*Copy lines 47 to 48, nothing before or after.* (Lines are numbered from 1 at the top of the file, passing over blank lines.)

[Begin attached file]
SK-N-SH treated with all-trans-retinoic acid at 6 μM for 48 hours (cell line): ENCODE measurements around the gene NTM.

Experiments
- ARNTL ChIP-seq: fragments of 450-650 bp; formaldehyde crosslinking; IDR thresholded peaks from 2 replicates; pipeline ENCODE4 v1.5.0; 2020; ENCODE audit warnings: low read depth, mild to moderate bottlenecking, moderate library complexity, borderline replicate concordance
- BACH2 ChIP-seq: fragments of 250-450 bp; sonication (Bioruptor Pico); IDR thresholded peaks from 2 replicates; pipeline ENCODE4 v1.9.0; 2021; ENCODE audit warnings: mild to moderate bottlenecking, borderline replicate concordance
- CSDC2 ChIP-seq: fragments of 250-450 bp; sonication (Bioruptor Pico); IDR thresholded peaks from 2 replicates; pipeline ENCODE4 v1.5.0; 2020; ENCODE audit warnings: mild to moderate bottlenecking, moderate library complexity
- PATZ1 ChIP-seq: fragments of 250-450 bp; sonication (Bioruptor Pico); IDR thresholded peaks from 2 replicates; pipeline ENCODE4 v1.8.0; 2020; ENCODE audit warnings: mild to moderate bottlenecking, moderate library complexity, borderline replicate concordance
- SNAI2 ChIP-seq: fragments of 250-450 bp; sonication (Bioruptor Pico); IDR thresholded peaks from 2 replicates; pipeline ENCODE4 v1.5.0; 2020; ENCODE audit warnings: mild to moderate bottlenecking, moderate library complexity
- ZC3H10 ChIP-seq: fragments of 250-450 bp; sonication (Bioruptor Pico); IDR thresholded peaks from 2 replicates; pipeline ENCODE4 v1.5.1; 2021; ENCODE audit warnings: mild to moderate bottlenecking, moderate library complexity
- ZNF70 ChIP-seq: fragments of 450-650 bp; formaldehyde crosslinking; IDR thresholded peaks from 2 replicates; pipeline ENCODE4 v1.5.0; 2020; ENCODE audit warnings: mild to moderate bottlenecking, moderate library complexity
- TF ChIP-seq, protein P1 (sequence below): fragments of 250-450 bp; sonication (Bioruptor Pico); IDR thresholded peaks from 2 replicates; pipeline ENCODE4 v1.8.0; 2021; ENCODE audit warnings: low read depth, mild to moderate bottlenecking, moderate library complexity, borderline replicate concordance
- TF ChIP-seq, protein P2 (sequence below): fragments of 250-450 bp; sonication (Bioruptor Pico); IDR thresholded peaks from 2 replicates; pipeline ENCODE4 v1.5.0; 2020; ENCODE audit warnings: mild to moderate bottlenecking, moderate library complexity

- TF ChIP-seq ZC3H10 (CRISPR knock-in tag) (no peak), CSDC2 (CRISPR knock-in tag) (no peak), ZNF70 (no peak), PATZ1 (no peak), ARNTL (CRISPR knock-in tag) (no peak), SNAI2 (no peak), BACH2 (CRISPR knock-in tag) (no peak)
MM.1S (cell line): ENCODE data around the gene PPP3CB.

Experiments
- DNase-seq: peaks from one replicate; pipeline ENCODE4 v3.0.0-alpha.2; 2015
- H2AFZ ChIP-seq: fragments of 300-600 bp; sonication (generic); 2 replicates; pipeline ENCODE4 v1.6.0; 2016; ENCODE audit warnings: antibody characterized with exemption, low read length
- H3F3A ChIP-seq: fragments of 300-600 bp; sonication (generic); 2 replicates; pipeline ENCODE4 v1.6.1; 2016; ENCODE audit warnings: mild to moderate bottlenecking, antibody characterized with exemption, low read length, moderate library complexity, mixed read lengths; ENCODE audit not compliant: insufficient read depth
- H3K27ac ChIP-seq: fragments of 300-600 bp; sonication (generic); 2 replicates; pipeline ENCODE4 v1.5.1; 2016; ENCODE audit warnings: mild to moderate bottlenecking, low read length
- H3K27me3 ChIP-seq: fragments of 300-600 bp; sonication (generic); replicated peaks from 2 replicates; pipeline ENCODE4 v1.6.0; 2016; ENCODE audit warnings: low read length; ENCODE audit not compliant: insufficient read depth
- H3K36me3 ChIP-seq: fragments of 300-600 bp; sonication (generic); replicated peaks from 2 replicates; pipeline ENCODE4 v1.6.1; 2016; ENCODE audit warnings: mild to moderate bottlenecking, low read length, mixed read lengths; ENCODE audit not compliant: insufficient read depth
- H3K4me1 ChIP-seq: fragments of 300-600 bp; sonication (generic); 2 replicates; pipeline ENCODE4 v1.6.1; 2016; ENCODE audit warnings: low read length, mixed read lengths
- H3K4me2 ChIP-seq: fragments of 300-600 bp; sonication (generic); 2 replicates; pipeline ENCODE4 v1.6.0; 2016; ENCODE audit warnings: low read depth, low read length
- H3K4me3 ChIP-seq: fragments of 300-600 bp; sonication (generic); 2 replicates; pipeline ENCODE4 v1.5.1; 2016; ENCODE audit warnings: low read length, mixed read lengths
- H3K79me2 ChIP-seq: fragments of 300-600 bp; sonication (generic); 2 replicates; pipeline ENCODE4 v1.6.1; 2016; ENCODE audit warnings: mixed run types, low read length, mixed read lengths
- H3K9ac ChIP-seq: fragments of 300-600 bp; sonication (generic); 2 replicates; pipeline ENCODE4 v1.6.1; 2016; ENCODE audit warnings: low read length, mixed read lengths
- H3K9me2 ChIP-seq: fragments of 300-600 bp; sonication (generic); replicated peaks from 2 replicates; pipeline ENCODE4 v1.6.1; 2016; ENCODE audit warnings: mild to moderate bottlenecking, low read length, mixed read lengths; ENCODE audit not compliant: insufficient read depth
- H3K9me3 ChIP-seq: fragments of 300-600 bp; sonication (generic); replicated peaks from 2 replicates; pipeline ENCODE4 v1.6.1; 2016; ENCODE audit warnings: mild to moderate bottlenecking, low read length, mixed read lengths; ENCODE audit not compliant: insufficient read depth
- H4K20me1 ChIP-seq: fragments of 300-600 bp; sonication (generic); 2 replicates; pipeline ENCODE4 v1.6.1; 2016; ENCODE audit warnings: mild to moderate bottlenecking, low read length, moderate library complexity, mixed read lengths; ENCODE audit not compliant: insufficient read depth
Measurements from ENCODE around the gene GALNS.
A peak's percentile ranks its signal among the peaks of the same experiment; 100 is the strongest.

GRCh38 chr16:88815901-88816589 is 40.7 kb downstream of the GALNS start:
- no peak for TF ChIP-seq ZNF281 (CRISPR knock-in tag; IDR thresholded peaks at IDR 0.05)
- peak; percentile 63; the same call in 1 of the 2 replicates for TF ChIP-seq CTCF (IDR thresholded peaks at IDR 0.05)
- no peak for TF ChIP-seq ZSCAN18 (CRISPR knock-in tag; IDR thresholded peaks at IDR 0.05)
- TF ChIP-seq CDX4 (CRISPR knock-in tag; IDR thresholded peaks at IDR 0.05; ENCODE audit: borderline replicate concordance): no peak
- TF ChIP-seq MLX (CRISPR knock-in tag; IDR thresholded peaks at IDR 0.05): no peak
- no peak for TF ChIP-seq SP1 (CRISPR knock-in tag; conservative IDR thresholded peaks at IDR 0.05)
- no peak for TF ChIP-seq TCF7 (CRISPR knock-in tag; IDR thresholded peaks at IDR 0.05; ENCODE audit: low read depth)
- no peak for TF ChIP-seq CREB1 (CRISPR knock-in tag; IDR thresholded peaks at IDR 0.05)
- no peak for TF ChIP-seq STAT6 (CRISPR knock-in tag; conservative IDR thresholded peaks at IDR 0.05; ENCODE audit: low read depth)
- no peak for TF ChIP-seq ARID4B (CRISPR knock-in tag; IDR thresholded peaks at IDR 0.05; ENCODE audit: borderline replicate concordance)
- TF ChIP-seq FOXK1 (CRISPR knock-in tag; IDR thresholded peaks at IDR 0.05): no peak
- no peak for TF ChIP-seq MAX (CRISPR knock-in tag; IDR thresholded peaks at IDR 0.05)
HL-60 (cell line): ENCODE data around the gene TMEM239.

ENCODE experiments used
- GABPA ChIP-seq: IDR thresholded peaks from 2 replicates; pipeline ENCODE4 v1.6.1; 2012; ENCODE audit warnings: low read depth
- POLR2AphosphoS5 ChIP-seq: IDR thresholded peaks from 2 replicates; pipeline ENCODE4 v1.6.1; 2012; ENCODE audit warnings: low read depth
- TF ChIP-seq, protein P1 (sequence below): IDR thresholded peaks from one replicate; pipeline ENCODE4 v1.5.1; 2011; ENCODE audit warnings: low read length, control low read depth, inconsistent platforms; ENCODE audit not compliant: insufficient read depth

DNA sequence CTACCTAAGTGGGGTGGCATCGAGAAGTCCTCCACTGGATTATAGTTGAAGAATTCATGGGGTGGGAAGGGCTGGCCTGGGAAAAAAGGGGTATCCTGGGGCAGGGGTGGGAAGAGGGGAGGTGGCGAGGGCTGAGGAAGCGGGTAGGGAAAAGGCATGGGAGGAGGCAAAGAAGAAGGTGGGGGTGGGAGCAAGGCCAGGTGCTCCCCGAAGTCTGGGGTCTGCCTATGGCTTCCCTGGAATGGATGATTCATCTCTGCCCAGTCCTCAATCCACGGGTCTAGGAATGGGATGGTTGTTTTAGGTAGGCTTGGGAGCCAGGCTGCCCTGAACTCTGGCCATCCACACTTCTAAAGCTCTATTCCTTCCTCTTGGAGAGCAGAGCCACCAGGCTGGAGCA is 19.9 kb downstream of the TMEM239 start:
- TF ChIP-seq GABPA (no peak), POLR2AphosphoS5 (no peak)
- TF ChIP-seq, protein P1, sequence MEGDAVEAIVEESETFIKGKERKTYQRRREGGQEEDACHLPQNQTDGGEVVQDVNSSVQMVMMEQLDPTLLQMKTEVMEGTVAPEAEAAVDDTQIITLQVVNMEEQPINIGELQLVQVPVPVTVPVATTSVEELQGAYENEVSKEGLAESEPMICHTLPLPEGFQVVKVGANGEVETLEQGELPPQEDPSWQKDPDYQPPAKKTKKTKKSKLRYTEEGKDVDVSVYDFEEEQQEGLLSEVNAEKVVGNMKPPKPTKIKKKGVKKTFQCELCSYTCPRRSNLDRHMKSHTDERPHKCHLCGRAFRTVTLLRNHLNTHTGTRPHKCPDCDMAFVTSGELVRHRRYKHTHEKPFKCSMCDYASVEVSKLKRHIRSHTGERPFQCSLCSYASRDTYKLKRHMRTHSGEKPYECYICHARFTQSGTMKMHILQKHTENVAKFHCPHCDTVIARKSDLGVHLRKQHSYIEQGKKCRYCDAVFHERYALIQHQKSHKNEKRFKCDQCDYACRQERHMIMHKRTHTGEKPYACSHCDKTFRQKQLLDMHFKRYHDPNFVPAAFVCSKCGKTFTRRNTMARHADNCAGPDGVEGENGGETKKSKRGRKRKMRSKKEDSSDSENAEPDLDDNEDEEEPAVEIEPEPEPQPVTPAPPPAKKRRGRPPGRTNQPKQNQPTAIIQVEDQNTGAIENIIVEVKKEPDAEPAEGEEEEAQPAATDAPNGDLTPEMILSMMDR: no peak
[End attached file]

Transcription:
- POLR2AphosphoS5 ChIP-seq: IDR thresholded peaks from 2 replicates; pipeline ENCODE4 v1.6.1; 2012; ENCODE audit warnings: low read depth
- TF ChIP-seq, protein P1 (sequence below): IDR thresholded peaks from one replicate; pipeline ENCODE4 v1.5.1; 2011; ENCODE audit warnings: low read length, control low read depth, inconsistent platforms; ENCODE audit not compliant: insufficient read depth